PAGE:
Even though this film was created almost 55 years ago, I think it does a decent job capturing the realities of some youth cultures. I, myself, can not relate to such deviance in school, but I can imagine for those who grew up in urban areas, that students are much more disrespectful, abusive and delinquent, just like they are depicted in the film.
I liked that the film focused on a teacher who was willing to fight for the students. While watching this movie, I am reminded of the film Dangerous Minds. Both movies contain teachers who don't back down from a challenge. They help the students because they want to, not because they have too.
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4.0 out of 5 stars IT REALLY IS A JUNGLE OUT THERE Sept. 14 2002
By K. Jump
Format:VHS Tape
1955's "The Blackboard Jungle" remains a poignant, relevant portrayal of life in America's public schools. The story of WWII vet turned English teacher (Glenn Ford)as he struggles to reach a class of apathetic teens who do not want to be reached, the movie takes us from Ford's unsuspecting classroom debut through his efforts to lead a normal home life despite the pressures of his new job and finally to a climactic showdown with his most evil of students.
The movie's cast is thoroughly excellent. Ford is at once tough and terribly vulnerable as the embattled new teacher, Margaret Hayes is all patrician slinkiness as For'd wanne-be paramour, Sidney Poitier is convincing as the slowly mellowing student, and Anne Francis is even sexier than she was in "Forbidden Planet" as Ford's supportive but insecure wife.
There's much to appreciate in this film. Partly intended to help comat the growing problem of juvenile delinquency in 50s America, the film tries hard to achieve realism and generally succeeds. The students in Ford's class are disillusioned, lazy, suspicious, arrogant, obnoxious, and sometimes dangerous--which is exactly how teens are in real life. The only typical teenage bad habit that's not portrayed (or at least suggested) is cursing, which of course 50s moral standards would not allow on the big screen. But if they don't swear, Ford's students have no trouble finding other ways to be both annoying and anarchic, just like real kids. Interestingly, Ford discovers (much like this reviewer did) that sometimes the best way to reach apathetic kids is with a cartoon. Sad.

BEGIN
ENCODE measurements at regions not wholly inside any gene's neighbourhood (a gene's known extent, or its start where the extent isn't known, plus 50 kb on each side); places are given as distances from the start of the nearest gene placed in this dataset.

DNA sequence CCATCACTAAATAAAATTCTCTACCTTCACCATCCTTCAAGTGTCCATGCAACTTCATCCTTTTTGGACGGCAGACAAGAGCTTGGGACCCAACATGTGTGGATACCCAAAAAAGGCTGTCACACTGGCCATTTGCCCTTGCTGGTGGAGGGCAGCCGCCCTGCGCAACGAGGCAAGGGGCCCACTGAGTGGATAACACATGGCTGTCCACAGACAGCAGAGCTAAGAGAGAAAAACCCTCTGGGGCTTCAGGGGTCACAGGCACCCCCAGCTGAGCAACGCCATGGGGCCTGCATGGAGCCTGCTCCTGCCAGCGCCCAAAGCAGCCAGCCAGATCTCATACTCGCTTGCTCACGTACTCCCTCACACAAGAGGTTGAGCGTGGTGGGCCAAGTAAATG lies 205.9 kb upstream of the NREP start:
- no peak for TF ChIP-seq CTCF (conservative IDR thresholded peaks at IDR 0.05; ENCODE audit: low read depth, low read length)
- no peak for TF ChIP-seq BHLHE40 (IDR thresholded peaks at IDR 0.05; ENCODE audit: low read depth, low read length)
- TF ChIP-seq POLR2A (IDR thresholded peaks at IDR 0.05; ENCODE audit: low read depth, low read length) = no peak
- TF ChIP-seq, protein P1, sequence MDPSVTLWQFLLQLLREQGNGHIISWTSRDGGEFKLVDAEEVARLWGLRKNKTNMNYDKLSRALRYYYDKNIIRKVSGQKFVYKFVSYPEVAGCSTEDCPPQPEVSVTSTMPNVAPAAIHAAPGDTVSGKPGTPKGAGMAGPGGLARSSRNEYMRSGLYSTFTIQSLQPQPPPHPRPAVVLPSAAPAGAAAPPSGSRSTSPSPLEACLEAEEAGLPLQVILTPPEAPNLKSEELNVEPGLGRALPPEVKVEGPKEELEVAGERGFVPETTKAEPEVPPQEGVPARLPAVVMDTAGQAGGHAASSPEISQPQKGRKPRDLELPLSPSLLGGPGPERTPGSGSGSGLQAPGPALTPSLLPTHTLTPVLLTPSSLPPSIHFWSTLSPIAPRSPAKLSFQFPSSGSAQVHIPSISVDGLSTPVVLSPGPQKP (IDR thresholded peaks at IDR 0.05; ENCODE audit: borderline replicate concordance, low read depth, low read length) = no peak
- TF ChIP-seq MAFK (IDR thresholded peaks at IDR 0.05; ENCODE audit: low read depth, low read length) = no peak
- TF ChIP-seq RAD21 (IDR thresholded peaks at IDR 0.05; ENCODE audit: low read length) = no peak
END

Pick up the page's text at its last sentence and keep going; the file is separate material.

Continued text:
Another great thing about this movie is its approach to the politics of the school world. The movie's teachers argue and struggle not only with their students, but amongst themselves.
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Most recent customer reviews
4.0 out of 5 stars Blackboard Jungle!
This is a classic. If you like performance with a message from an era of cliche this is the movie for you! Read more
Published on Feb. 4 2012 by Mira Malatestinic
3.0 out of 5 stars Always Good to See Poitier in Fine Form
Early Poitier flick. He's actually not in very much of it. Elements of what made him the greatest black actor ever are already evident. The movie itself is merely ok. Read more
Published on June 14 2004 by J
5.0 out of 5 stars Never Give Up
Filmmakers through their motion pictures often reflect or mirror traits or problems with society. Some filmmakers even affect society by their works. Read more
Published on March 19 2002 by hille2000
5.0 out of 5 stars This Movie is Timeless
I remember seeing this movie in 1955 when I was eleven or twelve years old, and it's surprising how much I remembered about the movie before viewing it again. Read more
Published on Jan. 13 2002 by Bill Emblom
5.0 out of 5 stars A gritty portrayal of an unyielding teacher's crusade!
I first saw this movie in the early 70s on TV and have rented it numerous times since the advent of VHS. Read more
Published on Oct. 10 2000 by drew behr
5.0 out of 5 stars Saw this film when it released in '55-still great now!
It has a certain sentimental value to be but it sure earns that five stars. This is a film with a socially commenting relative plot which along the way had many small moments. Read more
Published on May 30 1999
4.0 out of 5 stars Richard Brooks
Amazing as it seems, all these decades later, the sound was turned down by the theater during the opening credits. Read more
Published on April 16 1999
3.0 out of 5 stars ok, but atimes slow moving j.d. drama
although Blackboard Jungle is at times interesting and a bit disturbing, it is not a gang or delinquency drama as it is often believed. Read more
Published on March 11 1999
5.0 out of 5 stars One of the BEST of the 1950s!
Glenn Ford is excellent as the idealistic teacher struggling to deal with a group of rowdy students. Read more
Published on Aug. 8 1998